Although we still need land-use regulation, says Lewis, "zoning increasingly has become a conceptually inappropriate term." In an era in which elements typically regulated by zoning such as parking requirements, height limits, and maximum densities are becoming flexible and negotiable, Lewis argues that the term, and its conventions, have become obsolete.
"Principles and methods of land use planning, transportation, regulation and real estate development are changing, as are demographics and social norms," he writes. "Zoning conventions are no longer conventional. Throughout metropolitan Washington, zoning transformations are evident in dozens of new development or redevelopment projects."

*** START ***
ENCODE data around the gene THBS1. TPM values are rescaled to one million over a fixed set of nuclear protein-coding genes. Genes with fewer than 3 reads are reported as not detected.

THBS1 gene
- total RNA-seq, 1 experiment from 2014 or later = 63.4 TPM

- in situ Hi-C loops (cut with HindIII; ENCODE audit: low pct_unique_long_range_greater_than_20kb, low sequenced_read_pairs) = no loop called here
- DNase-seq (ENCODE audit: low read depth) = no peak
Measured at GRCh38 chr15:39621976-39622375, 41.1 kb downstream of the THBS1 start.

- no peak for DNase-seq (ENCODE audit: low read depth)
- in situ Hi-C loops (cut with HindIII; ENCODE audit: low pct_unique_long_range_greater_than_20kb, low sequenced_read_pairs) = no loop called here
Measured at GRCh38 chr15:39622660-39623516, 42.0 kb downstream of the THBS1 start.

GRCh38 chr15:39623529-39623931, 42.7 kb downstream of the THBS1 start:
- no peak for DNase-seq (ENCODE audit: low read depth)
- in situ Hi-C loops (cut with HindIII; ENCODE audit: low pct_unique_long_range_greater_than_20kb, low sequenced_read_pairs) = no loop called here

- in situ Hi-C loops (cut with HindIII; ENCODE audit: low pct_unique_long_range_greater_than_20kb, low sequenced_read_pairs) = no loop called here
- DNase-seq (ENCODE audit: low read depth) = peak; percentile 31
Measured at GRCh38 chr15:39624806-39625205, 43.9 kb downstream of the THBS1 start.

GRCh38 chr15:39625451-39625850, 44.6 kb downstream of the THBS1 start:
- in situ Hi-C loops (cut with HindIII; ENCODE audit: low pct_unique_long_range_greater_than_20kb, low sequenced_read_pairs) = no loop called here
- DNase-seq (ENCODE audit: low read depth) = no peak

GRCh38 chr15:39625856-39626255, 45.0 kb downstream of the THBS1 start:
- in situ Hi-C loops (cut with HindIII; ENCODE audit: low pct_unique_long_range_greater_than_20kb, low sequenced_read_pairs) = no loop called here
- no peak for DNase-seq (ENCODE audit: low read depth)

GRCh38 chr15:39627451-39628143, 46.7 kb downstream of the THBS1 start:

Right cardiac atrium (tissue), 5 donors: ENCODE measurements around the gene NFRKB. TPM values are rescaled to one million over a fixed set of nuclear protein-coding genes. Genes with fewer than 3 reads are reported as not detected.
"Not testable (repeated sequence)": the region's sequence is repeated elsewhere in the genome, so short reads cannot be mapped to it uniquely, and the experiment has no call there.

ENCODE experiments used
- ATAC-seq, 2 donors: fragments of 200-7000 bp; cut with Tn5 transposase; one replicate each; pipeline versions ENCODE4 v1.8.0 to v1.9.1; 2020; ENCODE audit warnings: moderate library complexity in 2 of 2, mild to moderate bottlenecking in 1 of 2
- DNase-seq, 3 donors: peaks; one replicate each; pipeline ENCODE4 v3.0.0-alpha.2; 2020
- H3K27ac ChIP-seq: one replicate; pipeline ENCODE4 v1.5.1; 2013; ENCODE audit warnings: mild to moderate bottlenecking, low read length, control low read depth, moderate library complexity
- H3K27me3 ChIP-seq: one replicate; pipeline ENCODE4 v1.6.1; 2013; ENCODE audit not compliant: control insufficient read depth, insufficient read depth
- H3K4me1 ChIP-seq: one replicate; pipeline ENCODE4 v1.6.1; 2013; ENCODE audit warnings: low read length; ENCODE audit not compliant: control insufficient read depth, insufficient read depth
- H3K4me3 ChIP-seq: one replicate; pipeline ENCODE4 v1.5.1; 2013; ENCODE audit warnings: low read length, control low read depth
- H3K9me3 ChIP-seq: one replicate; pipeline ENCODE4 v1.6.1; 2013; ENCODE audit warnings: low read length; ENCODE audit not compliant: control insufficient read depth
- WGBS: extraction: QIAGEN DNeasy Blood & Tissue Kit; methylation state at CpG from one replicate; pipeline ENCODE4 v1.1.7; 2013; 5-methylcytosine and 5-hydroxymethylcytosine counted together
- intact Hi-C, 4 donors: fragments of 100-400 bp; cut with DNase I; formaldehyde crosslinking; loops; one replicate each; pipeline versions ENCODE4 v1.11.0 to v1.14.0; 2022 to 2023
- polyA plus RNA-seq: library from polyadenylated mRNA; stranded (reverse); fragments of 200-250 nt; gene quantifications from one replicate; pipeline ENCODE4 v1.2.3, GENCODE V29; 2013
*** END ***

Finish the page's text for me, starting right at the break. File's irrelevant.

"Planning and zoning predicated on accommodating cars are now giving way to transit-oriented development patterns. Uses and densities are now being tweaked in areas served by rail, subway, streetcar and bus rapid-transit lines. Street and block networks are being configured, or reconfigured, to accommodate pedestrians and bikers, as well as cars and commercial vehicles."
"Dropping the word 'zoning' necessitates using an alternative vocabulary. It’s time to talk less about zoning restrictions and limits and more about visionary plans, urban design goals and architectural aspirations."